What will get us there? What will make us as beautiful and preserved as San Francisco? As ecologically sound as Eugene, Ore. or Seattle? Progressive leadership -- a commodity that we sorely lack.

To make Dallas whole

I fell hard into my uncomfortable chair at work, the recoil of the hydraulic lift making my bean soup slosh gently. The warm bowl in my lap and my cool caesar salad on my desk, I thought about how I hadn't blogged in such a long while. I've been thinking about that a lot lately, mostly while baking bread and doing yoga at the gym. I've been wondering if I really had anything to say at all.

Sure I'd read something that would make my blood boil, but how on earth do you really speak out about anything if your job is the proverbial cat with your tongue? So, I've decided that I'll get back to the nitty gritty of Dallas, what's wrong, what's right and what we should do about our myriad problems.

If you're ever in Dallas and want to have a pleasant trip, do not talk about race, ever. That's like pulling a lion's tail, especially if you're white. It would make what Don Imus is coming back from look trivial. So, it's astonishing that in our Legislature, two lawmakers are asking that the state formally apologize for slavery. Note, they're not from Dallas, but Houston also has a history of racial tension.

So, it's really peculiar that so many racially charged issues are on the floor in the Texas House. On March 21, David Swinford effectively killed a bill from Rep. Sid Miller, R-Stephenville, that would disallow the removal of any memorial plaques or statues from state property without the approval of the Legislature, including several Confederate memorials at the University of Texas that have recently drawn fire.

Not that I agree with slaveholding, Southern, belly-up aristocracy, but history is history, even the ugly parts. Will an apology do any good at resolving centuries of ingrained racial dischord? Not really, but if it makes Texas and it's pussilanimous Legislature feel better, then sure, go ahead and apologize for slavery.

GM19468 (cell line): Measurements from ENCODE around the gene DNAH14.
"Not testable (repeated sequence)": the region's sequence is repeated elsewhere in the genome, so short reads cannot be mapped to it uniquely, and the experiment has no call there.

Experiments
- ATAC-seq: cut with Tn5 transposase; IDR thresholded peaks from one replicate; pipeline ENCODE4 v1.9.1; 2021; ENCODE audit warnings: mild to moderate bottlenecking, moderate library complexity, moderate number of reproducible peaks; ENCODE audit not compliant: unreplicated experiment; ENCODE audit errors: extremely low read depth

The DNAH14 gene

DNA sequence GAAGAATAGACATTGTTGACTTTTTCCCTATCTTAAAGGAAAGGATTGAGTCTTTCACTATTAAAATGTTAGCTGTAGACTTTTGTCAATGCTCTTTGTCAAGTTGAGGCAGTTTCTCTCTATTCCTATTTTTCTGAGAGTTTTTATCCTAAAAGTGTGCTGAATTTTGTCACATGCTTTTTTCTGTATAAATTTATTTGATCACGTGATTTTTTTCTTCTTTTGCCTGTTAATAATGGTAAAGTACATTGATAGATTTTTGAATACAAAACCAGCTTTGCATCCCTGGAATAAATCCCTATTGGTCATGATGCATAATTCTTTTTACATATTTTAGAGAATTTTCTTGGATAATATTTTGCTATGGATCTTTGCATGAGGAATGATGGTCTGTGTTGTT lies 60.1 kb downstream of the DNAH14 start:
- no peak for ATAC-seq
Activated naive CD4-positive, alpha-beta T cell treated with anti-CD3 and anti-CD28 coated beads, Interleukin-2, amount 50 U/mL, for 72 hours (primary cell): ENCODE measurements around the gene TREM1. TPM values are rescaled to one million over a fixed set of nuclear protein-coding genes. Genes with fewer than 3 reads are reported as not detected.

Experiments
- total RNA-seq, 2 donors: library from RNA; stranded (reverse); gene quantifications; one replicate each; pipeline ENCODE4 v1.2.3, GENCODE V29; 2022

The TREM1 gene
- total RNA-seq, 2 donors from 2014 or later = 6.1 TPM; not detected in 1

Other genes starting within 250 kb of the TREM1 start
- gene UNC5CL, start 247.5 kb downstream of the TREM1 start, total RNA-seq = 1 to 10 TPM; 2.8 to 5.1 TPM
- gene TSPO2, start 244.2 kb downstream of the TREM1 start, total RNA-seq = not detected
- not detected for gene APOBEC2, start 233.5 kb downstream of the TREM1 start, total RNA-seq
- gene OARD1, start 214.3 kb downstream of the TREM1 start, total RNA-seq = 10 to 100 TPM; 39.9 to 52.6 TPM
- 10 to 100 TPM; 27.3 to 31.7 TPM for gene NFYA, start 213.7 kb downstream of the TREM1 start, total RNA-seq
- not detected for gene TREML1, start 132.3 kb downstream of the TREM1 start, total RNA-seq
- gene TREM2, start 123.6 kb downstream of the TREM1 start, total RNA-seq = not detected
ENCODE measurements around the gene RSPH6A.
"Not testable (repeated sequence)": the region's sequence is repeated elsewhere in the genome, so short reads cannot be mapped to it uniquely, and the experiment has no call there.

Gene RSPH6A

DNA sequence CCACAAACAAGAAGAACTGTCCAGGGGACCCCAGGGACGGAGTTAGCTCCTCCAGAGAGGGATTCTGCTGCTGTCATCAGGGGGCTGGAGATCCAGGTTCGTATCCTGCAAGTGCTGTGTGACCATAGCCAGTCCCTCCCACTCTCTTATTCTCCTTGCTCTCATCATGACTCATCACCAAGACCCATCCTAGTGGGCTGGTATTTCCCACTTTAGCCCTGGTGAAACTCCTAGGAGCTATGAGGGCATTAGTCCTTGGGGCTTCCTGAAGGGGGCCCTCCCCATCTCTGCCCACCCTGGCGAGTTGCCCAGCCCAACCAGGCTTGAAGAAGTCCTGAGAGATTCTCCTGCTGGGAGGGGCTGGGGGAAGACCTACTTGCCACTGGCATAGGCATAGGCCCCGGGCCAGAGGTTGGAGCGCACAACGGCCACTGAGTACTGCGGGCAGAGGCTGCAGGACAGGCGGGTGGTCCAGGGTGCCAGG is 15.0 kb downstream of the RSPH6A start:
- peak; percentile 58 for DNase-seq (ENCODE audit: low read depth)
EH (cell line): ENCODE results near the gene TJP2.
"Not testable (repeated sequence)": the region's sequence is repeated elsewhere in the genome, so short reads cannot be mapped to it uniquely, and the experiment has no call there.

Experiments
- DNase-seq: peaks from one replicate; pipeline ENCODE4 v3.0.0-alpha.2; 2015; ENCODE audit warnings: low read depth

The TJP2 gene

But instead of just an apology, a third-rate collection of words officially saying "Gee, we're real sorry about the whole indentured servitude thing, forgive?" How about we do something that will really change the tides of race relations and its associated poverty, something that will wash away the geographical dividing lines that still segregate. Why don't we do something meaningful instead of asking a bunch of completely oblivious white dudes to say "I'm sorry" for something their ancestors did?

With the money the Texas House has wasted debating an apology for slavery we could have gotten started with programs keeping black kids in school, providing their parents with opportunities to start over, to break the cycle of poverty, to end their relegation to Dallas' "Southern Sector" and to dissolve fifedoms of racial inequity through combined community investment.

Nah, that'd make way too much sense.

Friday, March 30, 2007

Four cups to shake the cobwebs

For the past few nights I've been so restless, and I haven't been able to sleep. I'd toss and turn and roll over again and again, but nothing could keep me comfortable enough to make me go to sleep and stay that way. Not even my dashing husband and his loyal mutt!